There are many reasons to admire Abraham Lincoln. His ability to bring former political rivals into the Cabinet and to manage their ambitions was one of his most remarkable political accomplishments. Whether Lincoln merely wanted to keep his enemies closer than his friends or whether he saw unique political gifts in the men he chose, it worked. Doris Kearns Goodwin told the rest of us how well it worked in her magisterial book Team of Rivals.
Barack Obama is a man of extraordinary self-confidence. His successful campaign, taking on and defeating the Clinton machine and then becoming the first Democrat to win a majority of the American electorate since 1976, suggests that his confidence is well placed. But, thinking that he can re-create Lincoln’s "Team of Rivals" is crazy.
The Cabinet is no longer a centerpiece of decision-making. Lincoln’s collaborators could debate policy, come to agreement, and even those who did not fully win the debates were reconciled in some measure by the group decision-making process itself. All left invested in the ultimate outcome because they would need the support of their colleagues on subsequent decisions.
In today’s political world, Cabinet officials do not make policy, they implement it. The imperial presidency has made the White House chief-of-staff more important than any individual Cabinet member: He or she controls access to the President and can make sure the President hears contrary views. If Cabinet officers disagree with a policy the President adopts, the fastest way to make their resentments known is not to try and re-litigate the decision through the White House staff. The best way is to take it to the press.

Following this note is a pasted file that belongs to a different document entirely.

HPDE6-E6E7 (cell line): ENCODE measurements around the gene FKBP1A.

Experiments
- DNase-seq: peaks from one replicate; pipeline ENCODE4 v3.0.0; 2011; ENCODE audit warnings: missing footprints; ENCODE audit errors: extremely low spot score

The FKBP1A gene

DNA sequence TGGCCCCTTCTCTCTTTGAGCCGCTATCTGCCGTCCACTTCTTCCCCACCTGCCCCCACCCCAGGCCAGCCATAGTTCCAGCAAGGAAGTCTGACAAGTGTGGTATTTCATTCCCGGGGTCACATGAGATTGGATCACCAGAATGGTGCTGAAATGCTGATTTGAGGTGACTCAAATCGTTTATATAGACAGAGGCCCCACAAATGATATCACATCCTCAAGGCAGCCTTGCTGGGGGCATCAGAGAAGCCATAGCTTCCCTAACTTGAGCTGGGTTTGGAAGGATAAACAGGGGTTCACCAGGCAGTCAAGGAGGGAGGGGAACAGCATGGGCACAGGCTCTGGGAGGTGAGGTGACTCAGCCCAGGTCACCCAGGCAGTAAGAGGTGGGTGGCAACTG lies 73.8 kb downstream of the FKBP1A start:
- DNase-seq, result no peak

The press today, unlike the press in 1860, runs on a 24-hour news cycle. They are greedy for information. The leak-proof, no drama quality of the Obama campaign was a marvel to behold but it has already begun to crack in the first weeks after the election. The news of Rahm Emanuel’s selection as chief-of-staff leaked before the Congressman had taken the job. The prospect of Sen. Clinton becoming Secretary of State is on all the cable news shows, yet it remains only a prospect.
In selecting Cabinet members, Obama should look first and foremost for people capable of managing their departments. One of the reasons George W. Bush’s approval ratings are in the tank, and those of the GOP with him, is that his administration was filled with incompetents. The dysfunction at FEMA captured the attention of a horrified nation in the wake of Hurricane Katrina and the dumb-struck expression on Hank Paulson’s face the last few months has done little to restore confidence to the market.
So, admire Lincoln by all means President-Elect Obama. More than any president, Lincoln gave lucid and dignified expression to the dialogue between liberalism and Christianity that is the core of the American national character, and he employed that expression to bind up a nation wounded firstly by slavery and secondly by war. But the high flattery of imitation should exclude Lincoln’s manner of dealing with his Cabinet. Ms. Goodwin’s book notwithstanding, history is the one thing that does not repeat itself.
Michael Sean Winters